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Can Video Games Be Used in Health Care? (VG Series Part 5/10)

2010 October 4

Neo-Academic coverage of the Journal of General Psychology special issue on the psychology of video games:

ResearchBlogging.orgThere are few topics so hotly debated on the Internet as the value of video games. Are they the next generation’s artistic advance, as film was for the last, or are they a blight that makes children overly aggressive and dangerous? In this 10-part series, I’m reviewing a recent special issue of the Journal of General Psychology on video games. For more background information, see the first post in the series.

Need for Speed 2, proven medical tool

In the fifth article in this issue, Kato (2010)[1] discusses the potential uses of video games in health care.  There are two broad perspectives discussed: 1) the use of video games for improving patient care (training medical personnel, especially for surgical training) and 2) the use of video games for improving patient compliance (training patients).

After lamenting the brevity of the video games literature in comparison to the patient care literature, Kato reveals the primary advantages to patient care are 1) patients playing video games to learn about their conditions/treatment is usually voluntary, 2) they are intrinsically motivating (I read this to mean “they are more fun than sorting through 50 pages of text”), 3) they often involve active play, and 4) it is unique in patient care in that it involves some degree of fantasy (though Kato uses the somewhat disparaging term, “make-believe quality.”)  Kato also makes a totally unnecessary invocation of Freud to help explain this.

Kato also gives an interesting perspective on games in general, which I find myself agreeing with:

If we thought about video games as play for adults, we could create a research program that examined the relationship between
video game play and social skills such as perspective taking and empathy; psychosocial functioning such as self-confidence,  happiness, relaxation, and achievement motivation; and cognitive skills such as attention, planning, spatial reasoning, and creativity. Researchers who develop and evaluate the impact of serious games should acknowledge theories of play as a pathway to learning, not just among children, but among adults as well.

This is certainly one of the biggest weaknesses in the current (small) research literature in psychology.  Much gaming research de-emphasizes play (i.e. fun), which takes away much of its value – entertainment as a way to increase motivation to learn.  Edutainment lacking play is not edutainment – it’s just education, and should be treated as such.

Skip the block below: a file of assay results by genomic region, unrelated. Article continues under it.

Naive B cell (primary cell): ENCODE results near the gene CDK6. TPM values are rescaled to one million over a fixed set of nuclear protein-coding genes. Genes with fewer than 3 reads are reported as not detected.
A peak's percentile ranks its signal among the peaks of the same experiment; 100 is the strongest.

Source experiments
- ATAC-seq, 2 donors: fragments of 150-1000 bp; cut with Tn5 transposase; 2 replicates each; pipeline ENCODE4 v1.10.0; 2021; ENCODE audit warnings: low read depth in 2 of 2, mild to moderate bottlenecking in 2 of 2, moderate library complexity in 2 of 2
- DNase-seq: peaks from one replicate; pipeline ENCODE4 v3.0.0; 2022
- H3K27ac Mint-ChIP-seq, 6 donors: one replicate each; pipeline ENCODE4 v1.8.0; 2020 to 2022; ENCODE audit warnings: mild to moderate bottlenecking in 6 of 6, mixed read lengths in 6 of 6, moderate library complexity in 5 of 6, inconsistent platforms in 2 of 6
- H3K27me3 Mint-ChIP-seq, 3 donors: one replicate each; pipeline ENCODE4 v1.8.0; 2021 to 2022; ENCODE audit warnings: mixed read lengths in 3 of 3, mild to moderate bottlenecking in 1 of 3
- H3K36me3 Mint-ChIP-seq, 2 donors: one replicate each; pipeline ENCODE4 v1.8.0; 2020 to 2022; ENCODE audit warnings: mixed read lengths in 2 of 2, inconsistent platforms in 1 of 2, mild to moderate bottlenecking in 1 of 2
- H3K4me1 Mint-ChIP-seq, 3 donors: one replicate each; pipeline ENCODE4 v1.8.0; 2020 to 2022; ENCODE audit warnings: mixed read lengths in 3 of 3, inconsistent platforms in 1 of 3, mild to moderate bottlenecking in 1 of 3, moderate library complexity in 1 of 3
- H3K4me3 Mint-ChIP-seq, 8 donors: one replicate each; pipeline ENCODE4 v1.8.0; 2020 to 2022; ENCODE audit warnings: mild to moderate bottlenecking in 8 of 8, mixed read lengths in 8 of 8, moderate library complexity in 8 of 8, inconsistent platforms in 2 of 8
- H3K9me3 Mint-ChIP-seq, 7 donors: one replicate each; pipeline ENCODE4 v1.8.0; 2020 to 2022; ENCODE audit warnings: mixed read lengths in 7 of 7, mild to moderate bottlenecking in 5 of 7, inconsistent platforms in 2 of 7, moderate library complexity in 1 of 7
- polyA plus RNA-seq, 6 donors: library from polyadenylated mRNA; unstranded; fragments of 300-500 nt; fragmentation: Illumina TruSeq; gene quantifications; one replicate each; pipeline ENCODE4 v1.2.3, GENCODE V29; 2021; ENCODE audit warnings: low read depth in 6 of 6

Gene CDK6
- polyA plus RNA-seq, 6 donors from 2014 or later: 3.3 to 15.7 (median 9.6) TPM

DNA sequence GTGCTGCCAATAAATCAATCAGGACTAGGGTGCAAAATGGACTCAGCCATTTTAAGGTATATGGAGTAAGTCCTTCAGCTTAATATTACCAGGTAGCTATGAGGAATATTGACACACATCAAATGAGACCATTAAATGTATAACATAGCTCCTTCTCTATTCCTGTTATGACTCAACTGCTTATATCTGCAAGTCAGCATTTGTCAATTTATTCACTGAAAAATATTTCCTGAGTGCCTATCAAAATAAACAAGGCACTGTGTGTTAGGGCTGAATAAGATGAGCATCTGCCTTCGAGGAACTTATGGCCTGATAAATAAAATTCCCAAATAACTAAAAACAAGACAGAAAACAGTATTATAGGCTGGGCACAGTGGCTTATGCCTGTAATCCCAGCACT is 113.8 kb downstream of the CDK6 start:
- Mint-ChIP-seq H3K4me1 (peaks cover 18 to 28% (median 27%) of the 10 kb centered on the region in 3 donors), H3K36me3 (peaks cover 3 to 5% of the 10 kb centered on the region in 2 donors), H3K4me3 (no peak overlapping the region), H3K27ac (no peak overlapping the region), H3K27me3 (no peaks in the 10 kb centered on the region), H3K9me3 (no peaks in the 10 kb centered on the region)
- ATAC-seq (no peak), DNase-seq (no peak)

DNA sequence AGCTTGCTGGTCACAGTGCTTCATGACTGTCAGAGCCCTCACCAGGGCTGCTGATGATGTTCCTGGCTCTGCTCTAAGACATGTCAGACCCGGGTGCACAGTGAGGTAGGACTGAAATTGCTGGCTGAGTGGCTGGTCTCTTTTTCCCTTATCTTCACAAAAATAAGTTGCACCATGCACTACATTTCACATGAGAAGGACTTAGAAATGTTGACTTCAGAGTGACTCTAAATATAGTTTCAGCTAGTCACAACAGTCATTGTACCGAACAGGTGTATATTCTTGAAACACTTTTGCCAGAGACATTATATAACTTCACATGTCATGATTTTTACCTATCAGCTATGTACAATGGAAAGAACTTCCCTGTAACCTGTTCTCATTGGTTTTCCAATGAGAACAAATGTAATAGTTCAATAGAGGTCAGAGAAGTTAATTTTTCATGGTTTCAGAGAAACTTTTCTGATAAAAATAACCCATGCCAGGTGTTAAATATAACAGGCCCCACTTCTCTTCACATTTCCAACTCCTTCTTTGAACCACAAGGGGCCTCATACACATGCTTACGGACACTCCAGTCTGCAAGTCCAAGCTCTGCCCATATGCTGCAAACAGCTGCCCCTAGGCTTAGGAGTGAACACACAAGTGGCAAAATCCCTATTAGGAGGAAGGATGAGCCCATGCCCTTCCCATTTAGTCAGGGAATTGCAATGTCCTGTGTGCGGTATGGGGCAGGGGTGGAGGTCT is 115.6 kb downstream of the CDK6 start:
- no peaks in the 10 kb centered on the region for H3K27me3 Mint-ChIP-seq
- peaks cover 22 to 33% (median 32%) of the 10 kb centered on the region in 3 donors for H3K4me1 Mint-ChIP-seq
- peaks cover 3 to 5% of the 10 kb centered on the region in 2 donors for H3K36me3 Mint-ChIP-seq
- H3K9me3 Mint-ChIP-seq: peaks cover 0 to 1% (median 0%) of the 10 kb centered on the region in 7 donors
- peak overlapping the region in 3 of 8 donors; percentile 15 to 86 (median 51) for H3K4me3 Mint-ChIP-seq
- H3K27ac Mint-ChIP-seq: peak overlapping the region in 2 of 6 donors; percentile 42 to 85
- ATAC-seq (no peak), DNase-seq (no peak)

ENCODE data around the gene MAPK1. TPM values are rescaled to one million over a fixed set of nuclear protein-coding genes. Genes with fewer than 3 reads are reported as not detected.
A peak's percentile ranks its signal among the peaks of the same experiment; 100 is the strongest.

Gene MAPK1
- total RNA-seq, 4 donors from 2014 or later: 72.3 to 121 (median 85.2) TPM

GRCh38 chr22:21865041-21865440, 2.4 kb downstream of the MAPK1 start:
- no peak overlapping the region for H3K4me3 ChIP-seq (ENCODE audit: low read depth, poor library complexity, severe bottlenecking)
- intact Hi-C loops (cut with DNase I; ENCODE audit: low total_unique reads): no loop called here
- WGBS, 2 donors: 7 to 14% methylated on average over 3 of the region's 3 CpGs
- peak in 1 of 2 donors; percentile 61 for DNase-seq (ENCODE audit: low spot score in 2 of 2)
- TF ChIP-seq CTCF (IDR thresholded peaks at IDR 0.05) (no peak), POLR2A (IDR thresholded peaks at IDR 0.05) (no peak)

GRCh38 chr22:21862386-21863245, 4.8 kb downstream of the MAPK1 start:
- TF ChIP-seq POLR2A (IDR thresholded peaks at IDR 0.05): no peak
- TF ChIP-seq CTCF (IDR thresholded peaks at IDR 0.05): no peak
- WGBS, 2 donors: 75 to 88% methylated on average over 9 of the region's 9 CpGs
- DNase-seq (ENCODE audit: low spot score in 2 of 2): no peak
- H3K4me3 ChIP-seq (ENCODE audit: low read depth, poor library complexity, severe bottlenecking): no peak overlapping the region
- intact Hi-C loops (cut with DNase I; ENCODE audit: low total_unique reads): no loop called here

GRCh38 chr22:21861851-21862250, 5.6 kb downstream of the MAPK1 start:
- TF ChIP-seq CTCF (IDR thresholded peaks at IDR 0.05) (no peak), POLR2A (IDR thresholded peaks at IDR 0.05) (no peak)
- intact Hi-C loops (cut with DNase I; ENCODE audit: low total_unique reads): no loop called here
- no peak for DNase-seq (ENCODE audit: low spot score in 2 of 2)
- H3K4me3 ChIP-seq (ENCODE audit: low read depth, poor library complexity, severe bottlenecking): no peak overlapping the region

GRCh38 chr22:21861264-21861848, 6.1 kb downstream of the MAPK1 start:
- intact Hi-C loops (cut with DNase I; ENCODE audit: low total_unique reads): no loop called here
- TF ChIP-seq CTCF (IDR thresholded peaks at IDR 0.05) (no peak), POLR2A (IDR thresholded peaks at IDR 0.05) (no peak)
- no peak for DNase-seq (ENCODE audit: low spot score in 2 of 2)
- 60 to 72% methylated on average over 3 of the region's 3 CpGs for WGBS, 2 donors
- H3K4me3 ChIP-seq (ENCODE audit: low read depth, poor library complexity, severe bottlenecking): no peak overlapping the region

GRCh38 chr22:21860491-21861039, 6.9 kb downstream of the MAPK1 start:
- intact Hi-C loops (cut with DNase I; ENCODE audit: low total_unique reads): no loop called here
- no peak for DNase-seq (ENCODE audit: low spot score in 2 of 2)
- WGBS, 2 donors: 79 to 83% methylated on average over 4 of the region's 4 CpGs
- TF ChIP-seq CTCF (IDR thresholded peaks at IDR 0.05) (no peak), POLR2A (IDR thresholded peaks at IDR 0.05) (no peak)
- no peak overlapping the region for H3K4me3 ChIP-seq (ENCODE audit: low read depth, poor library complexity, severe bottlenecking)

Kato continues by describing several interesting applications of video games in health care studied already.  Note that I use the word “developed” to indicate that the study was developed by researchers (in contrast to commercially available games):

  1. Video games have a positive effect on side effects associated with cancer treatment, including nausea, vomiting, anxiety, and pain associated with chemo (which started with research on the Atari 800 XL!).
  2. Video games decreased anxiety of children about to receive general anesthesia – as effectively as medication.
  3. Video games can be used in physical therapy to restore hand-eye coordination and muscle control (and are much more interesting than traditional physical therapy).  One study even used wheelchair maneuvers to race in Need for Speed II and Power Boat Racer!
  4. A video game called SnowWorld was developed and used successfully to reduce self-reported pain in people with chronic pain from burns.
  5. Busy collecting diabetes-appropriate foods in Packy and Marlon for the SNES

    A video game called Packy and Marlon was developed and used successfully to teach children how to manage their insulin levels.

  6. Video games called Brokie the Brontosaurus and SpiroGame were developed and used successfully to teach children about asthma and control their breathing.
  7. Several video games have been developed to better help children deal with voiding dysfunction (urinating or defecating when not otherwise desired, often triggered by irritable bowel syndrome).
  8. A video game called Re-Mission was developed and used successfully to increase cancer treatment compliance in adolescents (taking their proscribed medications correctly).
  9. A number of studies have linked surgical skill with video game use, and though most of this research is correlational, there is one 5-week controlled experiment that showed playing Half-Life improved surgical skill on a simulator.
  10. A video game called the Oncology Game was developed and used successfully to increase oncology patient management knowledge in medical students.
  11. A video game of a board game was developed and used successfully to increase breast problem management skills in medical students.
  12. Determining patients most in need of care mid-catastrophe in Burn Center

    Video game called Burn Center and Pulse!! were developed to simulate “mass casualty disaster scenario[s]” and the National Naval Medical Center.

So overall – I was pleasantly surprised to find quite a lot of research here!  And I was especially pleased to find that a fair amount was used for training adults (medical students and surgeons).  Apparently video game research is alive and well, at least in this domain.  The medical domain is much more skill-based than most others, so this makes sense to me.  If anyone could use video games for good, it would be medicine.  And after this read, I’m certainly excited to see what’s next!

Footnotes:
  1. Kato, P. (2010). Video games in health care: Closing the gap. Review of General Psychology, 14 (2), 113-121 DOI: 10.1037/a0019441 []
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